January 26, 2006

 

Opposition - For your health!

Please welcome fellow Deadhead (and passionate blogger) Mark from over at Knockin On The Golden Door He has been discussing several things with me via email lately. Check out his blog and his "about" column for more background. Here is a recent exchange that we've had on Iraq (Mark in italics):

Mark, I have disdain for the neo-con dogma of pre-emptive war, which I see as a heinous hijacking of our initial purpose after 9-11: justice and OK, while we've got the world on our side, revenge.

I, and a hell of a lot of people do not see/regard what we're are doing in the Middle East as revenge. A common misconception is that Israelis, as well, are always out for revenge on the Arabs. Spielbergs lates piece of crap, Munich, isn't helping. Jews are prohibited from partaking in Schadenfreude, or taking pleasure in the misfortune of others. Their war on terrorism is necessary for the very survival of Israel. It is not something they have chosen to do.

You obviously hold a strong feeling that the Islamofascists must be dealt with post-haste. I don't know enough to disagree, but Iraq has provided me with no confidence in the Bush administration to further a workable Middle East policy. I am among what I think are millions (and possibly a majority) of Americans who are scared shitless by the way they have handled Iraq and deflated our global social currency.

Islam is central to the vast majority of armed conflicts happening around the world today. By contrast, Judaism and Christianity are not. That pretty much tells me where the problem lies. Yes, it must be dealt with, Not dealing with it is something that does not compute. As far as our ‘global social currency’ being ‘deflated,’ our global social currency was strongest right after 9/11. If the rest of he world only wants to be our friend when we're dying and on the defensive, fuck 'em. It's only a matter of time before we will be called upon to bail Europe out of another mess of their own making, i.e. Islamic civil unrest. Will we help?? We always have, I expect we will continue to do so.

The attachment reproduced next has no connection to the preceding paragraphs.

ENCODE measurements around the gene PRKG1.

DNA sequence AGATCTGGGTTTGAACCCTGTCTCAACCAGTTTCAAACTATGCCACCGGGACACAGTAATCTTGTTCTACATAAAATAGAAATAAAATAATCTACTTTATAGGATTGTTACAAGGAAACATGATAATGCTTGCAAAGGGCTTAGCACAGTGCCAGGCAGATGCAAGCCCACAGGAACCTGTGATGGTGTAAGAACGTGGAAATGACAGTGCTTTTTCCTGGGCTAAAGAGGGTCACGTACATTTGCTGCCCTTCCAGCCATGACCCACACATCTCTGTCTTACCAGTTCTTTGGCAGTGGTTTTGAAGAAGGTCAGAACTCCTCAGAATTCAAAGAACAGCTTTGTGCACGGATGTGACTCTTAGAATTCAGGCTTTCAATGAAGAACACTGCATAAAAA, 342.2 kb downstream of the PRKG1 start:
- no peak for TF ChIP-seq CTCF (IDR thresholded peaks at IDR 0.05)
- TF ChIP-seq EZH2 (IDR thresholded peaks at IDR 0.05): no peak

That seems pretty cynical to me, and strikes me as a dangerous attitude for the U.S. to have in its foreign policy (yes I realize YOU said it and that YOU don't work at the State Dept.). I think if we keep allowing the neocons to take us cowboying around the globe pissing away millons of taxpayer dollars per minute, we're going to end up in a sorry state. Will we be in a position to help Europe if it does indeed come to what you say? Couldn't China just continue to sit quiet and let most of the chess board get all mixed up before introducing the queen from the back row on cleanup duty? The USSR is dead = communism is dead? What a joke!

I voted for Nader in 2000 (Bill Bradley in the primary) simply because I agreed with his belief that the two major parties are really the same. They talk different talk but they walk the same walk. My voting, for the record: '92 - Bush Sr. '96 & '00 - libertarian, whoever the hell was running cuz I sure wasn't voting for Dole or Clinton or Gore. Anyway, with a “these are tough times and he IS the commander-in-chief” I trusted Bush Jr. to lead the country where we needed to go after 9/11 (still I was cautious as evidenced in this Letter to TIME magazine - try not to pick it apart too much, it was written in passion and definitely flys high my liberal freak flag), and as you already know I am wholly disappointed in his effort.

I have not much respect for those who say they supported our war in Afghanistan, but not Iraq.